So, I retired from JCPenney.  After a short retirement, I went to work for Empire Affiliates Credit Union to help keep myself busy while working on my new plan.  Very shortly after going to work for Empire, we merged with the Toledo Area Community Credit Union, and I accepted a position in the Human Resources department that would also include working in our Education department.  In this new position, I quickly learned that sharing information with others and helping them improve was very fulfilling. I realized my plan was starting to come to life.

Through various mergers and acquisitions, Empire eventually became Directions Credit Union.  Once we became Directions, the Board of Directors made the decision to make financial literacy education a part of our strategic plan.  The goal was to have Directions Credit Union become the number one place people in the community came to for basic, everyday financial education.  At this point, I accepted the position of Community Outreach Education Coordinator. My plan had now become a reality. I had a new career that I was going to be able to mold and create that would allow both the Credit Union and I to give back and get involved throughout the community.

I believe that the greatest investment that any of us can make is the investment in our communities.  To be a part of the growth and development of the space we occupy with our neighbors, lending ourselves to the things that make our community stronger.  My new position with Directions enabled both the Credit Union and I to get out into the community to help in many fascinating ways.

The truth is that a community that is smarter financially is a stronger community.  My role as Community Outreach Education Coordinator was created to develop and present programs that give participants an understanding of how to make better financial choices.  So, when I took on this new role, I began developing workshops and programs that covered topics including budgeting, saving, credit, understanding checking, money scams, and identity theft.  Today we have over seventy five programs, with new topics such as work ethic, customer service, financial abuse of the elderly, along with updated versions of our original presentations.

In Mansfield and the surrounding area, we interact with over 5000 youth and adults annually, making an investment in them that they can carry into the future.  When a child remembers a lesson about savings, or a senior citizen makes a choice that protects them from a scam, or an offender at one of our local prisons makes better financial decisions because of something they learned at one of my workshops, I know my time has been well invested.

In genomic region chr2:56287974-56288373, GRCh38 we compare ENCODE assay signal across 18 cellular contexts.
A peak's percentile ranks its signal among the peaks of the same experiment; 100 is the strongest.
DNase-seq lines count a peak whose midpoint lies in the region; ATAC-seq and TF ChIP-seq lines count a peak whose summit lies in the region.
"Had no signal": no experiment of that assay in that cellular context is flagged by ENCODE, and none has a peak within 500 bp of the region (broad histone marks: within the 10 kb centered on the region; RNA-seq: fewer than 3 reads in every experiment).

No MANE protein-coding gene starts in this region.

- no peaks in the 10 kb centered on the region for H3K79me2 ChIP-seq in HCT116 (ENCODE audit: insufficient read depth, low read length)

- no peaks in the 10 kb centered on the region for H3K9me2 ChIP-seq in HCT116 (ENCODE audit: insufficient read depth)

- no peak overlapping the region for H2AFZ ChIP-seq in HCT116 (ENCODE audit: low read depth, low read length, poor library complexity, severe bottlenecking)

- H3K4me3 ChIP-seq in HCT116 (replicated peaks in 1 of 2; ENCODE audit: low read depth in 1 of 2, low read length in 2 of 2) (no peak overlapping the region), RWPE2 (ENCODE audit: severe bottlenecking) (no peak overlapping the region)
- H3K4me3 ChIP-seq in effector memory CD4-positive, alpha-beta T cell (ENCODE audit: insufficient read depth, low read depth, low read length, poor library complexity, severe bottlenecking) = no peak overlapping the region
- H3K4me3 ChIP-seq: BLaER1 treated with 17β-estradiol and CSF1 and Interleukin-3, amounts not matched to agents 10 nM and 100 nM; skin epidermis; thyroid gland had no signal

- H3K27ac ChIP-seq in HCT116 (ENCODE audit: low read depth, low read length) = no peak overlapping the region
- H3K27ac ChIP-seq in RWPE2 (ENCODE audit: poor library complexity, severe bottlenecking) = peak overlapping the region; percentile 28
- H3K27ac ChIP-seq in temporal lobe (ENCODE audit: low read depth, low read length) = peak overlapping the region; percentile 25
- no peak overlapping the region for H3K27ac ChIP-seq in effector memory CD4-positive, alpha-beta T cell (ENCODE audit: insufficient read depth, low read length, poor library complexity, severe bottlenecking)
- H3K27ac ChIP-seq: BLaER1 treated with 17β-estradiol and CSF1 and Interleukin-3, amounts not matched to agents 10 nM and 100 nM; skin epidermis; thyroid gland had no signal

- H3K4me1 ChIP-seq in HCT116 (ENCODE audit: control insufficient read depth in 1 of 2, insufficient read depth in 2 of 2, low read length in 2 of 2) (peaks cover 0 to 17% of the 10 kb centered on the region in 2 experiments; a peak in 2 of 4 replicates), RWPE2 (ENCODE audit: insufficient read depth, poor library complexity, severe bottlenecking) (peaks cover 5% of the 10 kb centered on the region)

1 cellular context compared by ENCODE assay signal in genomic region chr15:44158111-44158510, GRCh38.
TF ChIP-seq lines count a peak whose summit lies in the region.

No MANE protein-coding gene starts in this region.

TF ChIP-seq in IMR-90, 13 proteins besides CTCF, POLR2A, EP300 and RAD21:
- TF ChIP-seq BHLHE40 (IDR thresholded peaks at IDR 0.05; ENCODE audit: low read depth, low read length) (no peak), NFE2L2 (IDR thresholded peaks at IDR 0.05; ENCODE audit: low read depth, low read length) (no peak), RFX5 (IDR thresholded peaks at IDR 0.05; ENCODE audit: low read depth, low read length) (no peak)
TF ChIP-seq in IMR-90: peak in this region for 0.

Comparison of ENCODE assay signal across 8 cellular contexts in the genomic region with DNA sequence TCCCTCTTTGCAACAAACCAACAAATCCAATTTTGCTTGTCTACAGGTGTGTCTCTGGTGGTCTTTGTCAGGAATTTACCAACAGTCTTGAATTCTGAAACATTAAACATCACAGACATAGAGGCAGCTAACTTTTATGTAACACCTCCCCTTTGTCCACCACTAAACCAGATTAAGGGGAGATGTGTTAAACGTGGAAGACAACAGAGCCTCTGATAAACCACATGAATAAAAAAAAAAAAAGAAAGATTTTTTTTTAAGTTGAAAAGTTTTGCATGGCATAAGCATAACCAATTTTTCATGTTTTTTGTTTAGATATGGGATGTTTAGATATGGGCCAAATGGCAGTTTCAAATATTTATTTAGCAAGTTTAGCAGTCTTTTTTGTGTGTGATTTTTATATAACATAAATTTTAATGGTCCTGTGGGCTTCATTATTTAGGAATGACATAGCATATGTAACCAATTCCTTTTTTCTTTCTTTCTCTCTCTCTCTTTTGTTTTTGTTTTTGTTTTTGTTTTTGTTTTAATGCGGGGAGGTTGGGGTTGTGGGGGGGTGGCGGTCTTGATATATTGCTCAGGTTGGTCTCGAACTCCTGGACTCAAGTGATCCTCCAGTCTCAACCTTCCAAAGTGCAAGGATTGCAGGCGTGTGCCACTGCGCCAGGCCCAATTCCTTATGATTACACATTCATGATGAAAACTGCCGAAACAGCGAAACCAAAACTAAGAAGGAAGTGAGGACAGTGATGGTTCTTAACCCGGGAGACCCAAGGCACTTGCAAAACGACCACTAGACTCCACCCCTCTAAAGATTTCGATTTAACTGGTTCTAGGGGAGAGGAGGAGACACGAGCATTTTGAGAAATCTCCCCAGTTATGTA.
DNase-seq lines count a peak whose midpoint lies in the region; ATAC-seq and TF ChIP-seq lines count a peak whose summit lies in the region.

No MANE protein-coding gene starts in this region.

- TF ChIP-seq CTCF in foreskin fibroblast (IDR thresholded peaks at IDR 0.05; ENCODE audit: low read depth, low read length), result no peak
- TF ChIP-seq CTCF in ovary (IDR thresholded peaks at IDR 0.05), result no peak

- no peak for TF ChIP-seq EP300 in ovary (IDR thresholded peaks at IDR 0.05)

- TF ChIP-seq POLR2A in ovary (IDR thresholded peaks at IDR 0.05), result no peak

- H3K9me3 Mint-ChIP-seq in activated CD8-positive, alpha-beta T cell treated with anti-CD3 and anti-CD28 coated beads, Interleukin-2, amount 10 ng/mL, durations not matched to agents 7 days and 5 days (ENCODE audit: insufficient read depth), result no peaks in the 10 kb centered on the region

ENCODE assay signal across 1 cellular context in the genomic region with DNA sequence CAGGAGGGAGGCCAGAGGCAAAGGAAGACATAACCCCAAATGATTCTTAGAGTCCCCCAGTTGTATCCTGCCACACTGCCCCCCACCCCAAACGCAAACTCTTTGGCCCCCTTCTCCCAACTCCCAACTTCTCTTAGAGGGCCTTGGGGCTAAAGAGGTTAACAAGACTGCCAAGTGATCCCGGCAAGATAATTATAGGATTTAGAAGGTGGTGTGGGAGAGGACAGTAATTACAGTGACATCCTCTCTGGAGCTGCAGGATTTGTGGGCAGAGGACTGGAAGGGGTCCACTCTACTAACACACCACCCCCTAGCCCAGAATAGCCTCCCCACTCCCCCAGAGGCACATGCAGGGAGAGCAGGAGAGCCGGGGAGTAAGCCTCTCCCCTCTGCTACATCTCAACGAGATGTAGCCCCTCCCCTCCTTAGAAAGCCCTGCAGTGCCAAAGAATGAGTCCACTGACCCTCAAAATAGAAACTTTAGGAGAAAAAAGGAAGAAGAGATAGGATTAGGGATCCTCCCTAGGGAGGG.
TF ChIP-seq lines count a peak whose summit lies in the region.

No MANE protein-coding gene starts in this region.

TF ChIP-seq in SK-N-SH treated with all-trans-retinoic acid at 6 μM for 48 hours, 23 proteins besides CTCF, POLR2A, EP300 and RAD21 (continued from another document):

Out of all the programs and workshops I’ve completed over the years, a couple stand out that I am most proud of because of the potential positive impact they have had on our community.  For six years now, I have done a quarterly 6 week Money Management course at the Richland Correctional Institution as part of their Reintegration program. This program helps encourage offenders to make better financial decisions as they move forward in their lives.  And, for eight years now we have held Reality Store workshops in many of the area Middle Schools. This program brings together many volunteers from the business community to help 8th grade students gain an understanding of income, budgeting, credit, and how to manage their life around their finances.

In addition to all of the presentations and workshops I’ve completed over the years, my role at Directions has allowed me to become involved throughout the community in a variety of organizations.  I am on the RCDG Leadership Team. I provide leadership to the Be Focal Buy Local group, which is a sector of the RCDG. I am the Chairperson of the Area 10 Workforce Development Board of Richland and Crawford Counties.  And, I Chair the Advisory Board of Catholic Charities. Not only have I been able to serve in these positions, but I have encouraged and gained the participation of many business leaders throughout the area in these groups.  

My plan that started many years ago has played out well for both myself and those that I’ve been able to help throughout our community.  I have been able to give the gift of my time and knowledge to help many people. Along the way, I have also invested a lot of time in myself to learn and become an expert in the topics of my workshops, and how to make the various organizations I’m involved with function better.  I have learned to share my knowledge effectively, and to find new ways to connect with people who might need my help. I have learned to connect with others who are not necessarily like me, who may have different values, who have had different life experiences, or who may approach life differently.  I’ve learned that these differences do not make these people wrong, it just makes them different. I’ve learned that the biggest investment I can make in myself is to embrace these differences and to accept any and all that I may be able to help through all that my job at Directions allows.

This has been a fascinating journey, and I look forward to see what the future holds.